Charleston Black Lives Matter activist arrested for snatching Confederate flag gets bond

Source: AP
Source: AP

A South Carolina judge on Thursday set bond for Muhiyidin Elamin Moye, the Charleston Black Lives Matter activist arrested Wednesday for attempting to snatch a Confederate battle flag during a protest outside of a social justice event at the College of Charleston.

The judge set a personal recognizance bond of $2,382, which Moye would be required to pay if he doesn't show up for a court date, the Charleston Post and Courier reported. Erica Veal, a volunteer with BLM Charleston, told Mic in a phone interview that Moye would likely be released early Thursday evening.

Moye, who has used the last name d'Baha, was charged with disorderly conduct and malicious injury to real property, according to the Post and Courier.

In a phone interview after his release Thursday, Moye said his actions at the protest were in line with deliberate efforts by BLM supporters in Charleston to confront white supremacy and racism. That includes displays of the Confederate battle flag, which is seen by many as a symbol of slavery, segregation and xenophobia.

"We're fighting battles against real white supremacists and real racists out here," Moye said in the phone interview.

Editor's note: The following video contains graphic language.

Source: YouTube

A now-viral video clip shows Moye, 31, leaping over a police barricade to grab a flag from a member of the South Carolina Secessionist Party. The group, which describes itself as a Confederacy heritage defense and political activism organization, opposed the lowering of the Confederate battle flag following the murders of nine black churchgoers by convicted killer Dylann Roof at Emanuel African Methodist Episcopal Church in June 2015.

SCSP members were protesting near the College of Charleston event, titled "Tearing hatred from the sky," where activist Bree Newsome was speaking. Newsome was arrested in June 2015 after she climbed a flagpole to remove the Confederate battle flag that flew over a monument at the statehouse in Columbia, South Carolina.

Moye said the protesters that gathered outside of the Newsome event Wednesday night appeared to have frighten members of the community. That's why he acted, Moye said in the phone interview.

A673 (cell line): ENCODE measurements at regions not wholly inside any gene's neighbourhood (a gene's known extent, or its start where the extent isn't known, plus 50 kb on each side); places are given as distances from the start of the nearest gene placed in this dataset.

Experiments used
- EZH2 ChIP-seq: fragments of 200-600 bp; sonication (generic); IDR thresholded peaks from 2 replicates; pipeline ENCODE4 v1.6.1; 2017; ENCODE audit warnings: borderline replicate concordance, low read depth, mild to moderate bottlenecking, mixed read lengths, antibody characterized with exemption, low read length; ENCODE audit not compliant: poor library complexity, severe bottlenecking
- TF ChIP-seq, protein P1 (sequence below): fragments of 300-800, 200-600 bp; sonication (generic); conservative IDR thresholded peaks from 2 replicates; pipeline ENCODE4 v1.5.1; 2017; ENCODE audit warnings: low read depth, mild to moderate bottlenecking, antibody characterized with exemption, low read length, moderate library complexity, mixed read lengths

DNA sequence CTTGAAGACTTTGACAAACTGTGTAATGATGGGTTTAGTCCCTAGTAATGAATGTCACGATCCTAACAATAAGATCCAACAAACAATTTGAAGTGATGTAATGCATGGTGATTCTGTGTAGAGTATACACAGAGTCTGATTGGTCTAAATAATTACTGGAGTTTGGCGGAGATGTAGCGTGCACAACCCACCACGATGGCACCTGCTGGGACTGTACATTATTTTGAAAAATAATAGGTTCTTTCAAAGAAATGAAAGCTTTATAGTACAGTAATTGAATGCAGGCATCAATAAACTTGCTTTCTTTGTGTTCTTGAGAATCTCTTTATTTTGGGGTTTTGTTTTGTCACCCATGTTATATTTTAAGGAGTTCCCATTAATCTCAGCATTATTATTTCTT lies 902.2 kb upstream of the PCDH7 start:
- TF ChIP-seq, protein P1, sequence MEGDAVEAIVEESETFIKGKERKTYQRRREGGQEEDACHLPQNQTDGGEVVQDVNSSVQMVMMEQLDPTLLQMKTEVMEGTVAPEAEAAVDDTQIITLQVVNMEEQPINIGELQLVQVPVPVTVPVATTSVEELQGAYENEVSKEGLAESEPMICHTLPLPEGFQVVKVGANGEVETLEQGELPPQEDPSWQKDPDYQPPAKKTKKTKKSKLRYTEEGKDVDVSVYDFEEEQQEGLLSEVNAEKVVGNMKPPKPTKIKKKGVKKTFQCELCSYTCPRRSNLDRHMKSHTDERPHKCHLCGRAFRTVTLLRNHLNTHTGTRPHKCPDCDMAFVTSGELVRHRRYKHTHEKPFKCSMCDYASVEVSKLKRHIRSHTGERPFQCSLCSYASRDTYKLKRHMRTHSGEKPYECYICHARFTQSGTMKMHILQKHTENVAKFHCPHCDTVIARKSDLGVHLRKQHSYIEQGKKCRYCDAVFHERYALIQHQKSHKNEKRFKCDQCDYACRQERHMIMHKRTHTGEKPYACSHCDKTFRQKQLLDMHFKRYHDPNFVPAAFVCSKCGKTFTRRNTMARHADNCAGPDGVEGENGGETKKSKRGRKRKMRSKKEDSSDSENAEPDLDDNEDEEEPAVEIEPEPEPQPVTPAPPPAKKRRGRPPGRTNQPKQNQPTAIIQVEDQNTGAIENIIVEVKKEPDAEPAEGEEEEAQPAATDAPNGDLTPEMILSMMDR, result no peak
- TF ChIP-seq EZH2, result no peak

"There were a couple of elders in our community, standing to my left, and I looked at them and saw a fear and a shock," he said. "I just didn't want them to feel that. I don't know what [seeing the flags] brought back for them, but it was real for me."

Moye's legal defense was provided by the Charleston chapter of Standing Up for Racial Justice, which raised the money through a bail fund, Veal said. The group has previously bailed Moye out for a disorderly conduct charge related to a demonstration at a North Charleston City Council meeting.

Muhiyidin Elamin Moye
Source: 
Chuck Burton/AP

In court, Moye's attorney, Cameron Blazer, said he has "a long history of peaceable activism and protest" and is a low flight risk, the Post and Courier reported.

Although BLM Charleston is not an official chapter of the Black Lives Matter Global Network, according to its spokeswoman, Moye and other BLM supporters were active during community responses to the Emanuel AME shooting and the North Charleston police shooting death of Walter Scott in April 2015.

In the phone interview, Moye said he hoped his action at the Wednesday's protest inspired people across the nation to stand up to nationalist rhetoric and racist displays when and wherever they see them.

"If you see white supremacists thinking that their actions are going to have the same impact of intimidation and fear, then there needs to be pushback," he said. "People can't come and wave [Confederate]  flags in front of our faces anymore. That's not how it's going to go down."

Feb. 23, 2017, 6:14 p.m. Eastern: This story has been updated.

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Aaron Morrison

Aaron is a Senior Staff Writer for The Movement at Mic. He covers the intersection of race, justice, politics, diversity and civil rights. He has previously written for IB TImes, Miami Herald, The Bergen Record of New Jersey and the Associated Press. Send tips to aaron@mic.com.

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